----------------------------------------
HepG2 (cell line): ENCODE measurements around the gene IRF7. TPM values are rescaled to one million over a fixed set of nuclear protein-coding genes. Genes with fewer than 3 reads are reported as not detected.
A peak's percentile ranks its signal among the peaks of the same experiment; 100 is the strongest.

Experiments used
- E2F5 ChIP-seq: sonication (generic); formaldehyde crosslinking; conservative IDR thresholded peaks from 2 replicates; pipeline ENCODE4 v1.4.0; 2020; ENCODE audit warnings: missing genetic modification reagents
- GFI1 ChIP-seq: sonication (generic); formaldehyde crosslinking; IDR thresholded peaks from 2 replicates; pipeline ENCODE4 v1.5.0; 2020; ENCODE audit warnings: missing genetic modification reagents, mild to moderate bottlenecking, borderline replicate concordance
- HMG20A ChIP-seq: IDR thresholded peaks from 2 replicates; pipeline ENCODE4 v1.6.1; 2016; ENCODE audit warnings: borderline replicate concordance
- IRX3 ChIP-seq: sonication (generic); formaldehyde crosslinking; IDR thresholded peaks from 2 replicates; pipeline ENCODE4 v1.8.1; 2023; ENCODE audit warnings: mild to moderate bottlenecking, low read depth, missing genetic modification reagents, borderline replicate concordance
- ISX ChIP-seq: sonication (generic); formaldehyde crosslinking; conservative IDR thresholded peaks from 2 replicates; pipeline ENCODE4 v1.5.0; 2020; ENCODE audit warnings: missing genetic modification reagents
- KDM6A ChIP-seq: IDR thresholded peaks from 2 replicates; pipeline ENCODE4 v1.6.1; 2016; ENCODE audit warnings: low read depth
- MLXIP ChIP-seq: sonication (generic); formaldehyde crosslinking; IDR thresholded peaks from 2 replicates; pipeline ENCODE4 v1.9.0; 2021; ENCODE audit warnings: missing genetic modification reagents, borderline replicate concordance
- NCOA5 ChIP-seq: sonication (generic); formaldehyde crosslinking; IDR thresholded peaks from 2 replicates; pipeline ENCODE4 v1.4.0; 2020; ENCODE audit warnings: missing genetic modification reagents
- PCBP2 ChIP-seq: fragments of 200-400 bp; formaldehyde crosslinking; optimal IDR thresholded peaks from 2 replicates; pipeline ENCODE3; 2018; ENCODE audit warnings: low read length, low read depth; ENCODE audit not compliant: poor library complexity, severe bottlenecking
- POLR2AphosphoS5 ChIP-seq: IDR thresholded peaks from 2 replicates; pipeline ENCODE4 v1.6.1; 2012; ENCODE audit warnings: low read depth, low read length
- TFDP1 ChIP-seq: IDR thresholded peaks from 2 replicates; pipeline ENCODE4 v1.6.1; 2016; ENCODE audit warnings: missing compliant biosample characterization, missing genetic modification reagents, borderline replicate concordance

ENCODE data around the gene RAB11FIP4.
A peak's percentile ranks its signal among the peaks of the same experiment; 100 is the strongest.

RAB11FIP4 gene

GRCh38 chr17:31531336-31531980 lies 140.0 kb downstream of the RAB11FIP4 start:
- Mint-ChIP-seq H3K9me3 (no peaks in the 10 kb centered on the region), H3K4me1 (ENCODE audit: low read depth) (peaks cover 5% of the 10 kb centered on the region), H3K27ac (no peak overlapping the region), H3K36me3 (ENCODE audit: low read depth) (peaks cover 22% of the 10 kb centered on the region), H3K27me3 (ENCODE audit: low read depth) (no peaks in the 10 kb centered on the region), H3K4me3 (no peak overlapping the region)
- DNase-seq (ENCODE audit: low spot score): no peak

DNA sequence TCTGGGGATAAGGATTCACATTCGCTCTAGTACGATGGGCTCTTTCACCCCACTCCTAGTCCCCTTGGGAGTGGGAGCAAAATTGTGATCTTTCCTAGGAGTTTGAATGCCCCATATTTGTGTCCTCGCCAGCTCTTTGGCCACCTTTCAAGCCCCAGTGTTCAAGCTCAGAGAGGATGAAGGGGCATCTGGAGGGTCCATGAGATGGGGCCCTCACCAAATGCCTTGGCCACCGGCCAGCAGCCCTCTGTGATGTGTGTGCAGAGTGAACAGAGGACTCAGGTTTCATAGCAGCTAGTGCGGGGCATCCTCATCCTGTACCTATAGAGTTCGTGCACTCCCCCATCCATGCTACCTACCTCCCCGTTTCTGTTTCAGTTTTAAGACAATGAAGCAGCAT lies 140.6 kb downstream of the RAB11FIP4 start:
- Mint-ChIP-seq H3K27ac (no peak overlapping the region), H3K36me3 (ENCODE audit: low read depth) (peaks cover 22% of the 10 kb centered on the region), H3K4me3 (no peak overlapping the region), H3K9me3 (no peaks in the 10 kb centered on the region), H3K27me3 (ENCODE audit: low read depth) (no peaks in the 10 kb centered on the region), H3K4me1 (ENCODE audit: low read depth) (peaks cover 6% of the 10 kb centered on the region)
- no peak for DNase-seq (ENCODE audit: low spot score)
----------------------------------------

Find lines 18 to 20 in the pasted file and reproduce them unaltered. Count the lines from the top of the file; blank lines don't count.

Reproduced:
GRCh38 chr17:31531336-31531980 lies 140.0 kb downstream of the RAB11FIP4 start:
- Mint-ChIP-seq H3K9me3 (no peaks in the 10 kb centered on the region), H3K4me1 (ENCODE audit: low read depth) (peaks cover 5% of the 10 kb centered on the region), H3K27ac (no peak overlapping the region), H3K36me3 (ENCODE audit: low read depth) (peaks cover 22% of the 10 kb centered on the region), H3K27me3 (ENCODE audit: low read depth) (no peaks in the 10 kb centered on the region), H3K4me3 (no peak overlapping the region)
- DNase-seq (ENCODE audit: low spot score): no peak